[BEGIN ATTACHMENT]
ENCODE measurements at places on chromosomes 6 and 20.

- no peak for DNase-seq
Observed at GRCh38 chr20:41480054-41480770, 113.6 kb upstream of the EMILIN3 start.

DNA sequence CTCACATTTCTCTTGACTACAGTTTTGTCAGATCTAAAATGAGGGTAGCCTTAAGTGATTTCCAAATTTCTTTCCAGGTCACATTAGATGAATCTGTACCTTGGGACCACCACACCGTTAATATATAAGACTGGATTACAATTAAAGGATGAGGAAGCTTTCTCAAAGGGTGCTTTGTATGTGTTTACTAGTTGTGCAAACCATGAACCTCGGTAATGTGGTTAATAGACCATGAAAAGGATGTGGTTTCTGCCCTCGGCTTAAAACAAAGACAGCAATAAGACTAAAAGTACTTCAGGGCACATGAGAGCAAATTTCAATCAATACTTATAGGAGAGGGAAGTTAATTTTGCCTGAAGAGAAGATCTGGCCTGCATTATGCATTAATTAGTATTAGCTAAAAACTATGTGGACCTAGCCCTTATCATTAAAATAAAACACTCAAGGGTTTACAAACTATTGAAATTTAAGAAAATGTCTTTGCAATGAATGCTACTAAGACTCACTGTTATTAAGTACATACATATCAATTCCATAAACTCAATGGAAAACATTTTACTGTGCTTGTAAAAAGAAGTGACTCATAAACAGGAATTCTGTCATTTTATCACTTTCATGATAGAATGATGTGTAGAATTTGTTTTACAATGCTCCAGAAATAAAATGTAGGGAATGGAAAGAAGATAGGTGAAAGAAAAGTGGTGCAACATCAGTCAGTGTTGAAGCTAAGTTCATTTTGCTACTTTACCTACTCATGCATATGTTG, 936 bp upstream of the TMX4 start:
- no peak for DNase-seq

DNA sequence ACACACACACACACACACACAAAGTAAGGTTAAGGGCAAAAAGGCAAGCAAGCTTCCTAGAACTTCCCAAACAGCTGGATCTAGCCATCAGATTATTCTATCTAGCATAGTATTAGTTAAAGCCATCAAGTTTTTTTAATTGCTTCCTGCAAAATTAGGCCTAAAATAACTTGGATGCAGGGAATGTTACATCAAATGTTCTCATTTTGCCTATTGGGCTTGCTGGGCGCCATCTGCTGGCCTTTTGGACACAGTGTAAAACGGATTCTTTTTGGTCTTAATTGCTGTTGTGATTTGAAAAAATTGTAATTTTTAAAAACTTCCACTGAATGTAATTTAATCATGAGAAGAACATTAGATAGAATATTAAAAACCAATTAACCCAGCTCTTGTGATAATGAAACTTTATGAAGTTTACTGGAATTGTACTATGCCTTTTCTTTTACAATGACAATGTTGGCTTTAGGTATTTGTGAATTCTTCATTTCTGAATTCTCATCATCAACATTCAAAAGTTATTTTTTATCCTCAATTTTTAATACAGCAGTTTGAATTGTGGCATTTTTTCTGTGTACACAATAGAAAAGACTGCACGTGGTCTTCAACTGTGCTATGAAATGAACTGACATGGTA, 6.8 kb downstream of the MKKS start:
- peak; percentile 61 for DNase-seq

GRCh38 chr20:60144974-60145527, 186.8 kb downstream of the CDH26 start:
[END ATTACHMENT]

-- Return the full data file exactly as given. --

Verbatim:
ENCODE measurements at places on chromosomes 6 and 20.

- no peak for DNase-seq
Observed at GRCh38 chr20:41480054-41480770, 113.6 kb upstream of the EMILIN3 start.

DNA sequence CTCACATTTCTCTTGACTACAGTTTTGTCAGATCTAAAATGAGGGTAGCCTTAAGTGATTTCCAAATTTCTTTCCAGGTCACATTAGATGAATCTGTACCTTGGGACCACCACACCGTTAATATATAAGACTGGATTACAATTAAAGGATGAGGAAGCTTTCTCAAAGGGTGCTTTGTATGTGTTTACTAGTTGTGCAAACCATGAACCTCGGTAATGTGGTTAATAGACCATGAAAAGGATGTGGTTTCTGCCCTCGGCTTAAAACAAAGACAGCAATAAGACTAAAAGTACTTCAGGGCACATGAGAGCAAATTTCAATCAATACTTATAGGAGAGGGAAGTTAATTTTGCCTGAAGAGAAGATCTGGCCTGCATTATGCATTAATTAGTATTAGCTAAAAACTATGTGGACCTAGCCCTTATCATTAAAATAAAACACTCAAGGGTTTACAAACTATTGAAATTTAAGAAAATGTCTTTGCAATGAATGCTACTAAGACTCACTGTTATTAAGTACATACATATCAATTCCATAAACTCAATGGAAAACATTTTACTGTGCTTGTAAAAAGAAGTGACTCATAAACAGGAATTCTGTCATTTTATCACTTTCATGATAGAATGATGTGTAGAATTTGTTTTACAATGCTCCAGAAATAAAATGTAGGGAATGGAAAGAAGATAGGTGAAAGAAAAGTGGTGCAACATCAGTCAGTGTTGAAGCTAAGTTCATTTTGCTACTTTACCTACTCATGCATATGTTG, 936 bp upstream of the TMX4 start:
- no peak for DNase-seq

DNA sequence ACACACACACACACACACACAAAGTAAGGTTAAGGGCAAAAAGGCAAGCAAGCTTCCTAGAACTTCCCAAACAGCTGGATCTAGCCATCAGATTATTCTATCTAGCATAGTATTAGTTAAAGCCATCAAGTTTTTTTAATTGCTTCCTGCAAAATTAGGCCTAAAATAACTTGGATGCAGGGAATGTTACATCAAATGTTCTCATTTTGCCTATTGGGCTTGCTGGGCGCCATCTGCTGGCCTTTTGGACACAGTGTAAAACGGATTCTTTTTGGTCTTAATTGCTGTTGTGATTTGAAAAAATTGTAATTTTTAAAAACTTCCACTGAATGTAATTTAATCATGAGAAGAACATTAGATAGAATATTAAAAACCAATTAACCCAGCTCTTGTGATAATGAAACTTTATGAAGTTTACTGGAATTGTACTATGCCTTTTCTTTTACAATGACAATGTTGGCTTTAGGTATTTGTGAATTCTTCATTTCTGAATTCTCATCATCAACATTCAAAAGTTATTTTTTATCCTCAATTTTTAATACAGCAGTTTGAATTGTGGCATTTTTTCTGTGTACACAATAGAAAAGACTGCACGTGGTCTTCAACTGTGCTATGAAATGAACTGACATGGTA, 6.8 kb downstream of the MKKS start:
- peak; percentile 61 for DNase-seq

GRCh38 chr20:60144974-60145527, 186.8 kb downstream of the CDH26 start: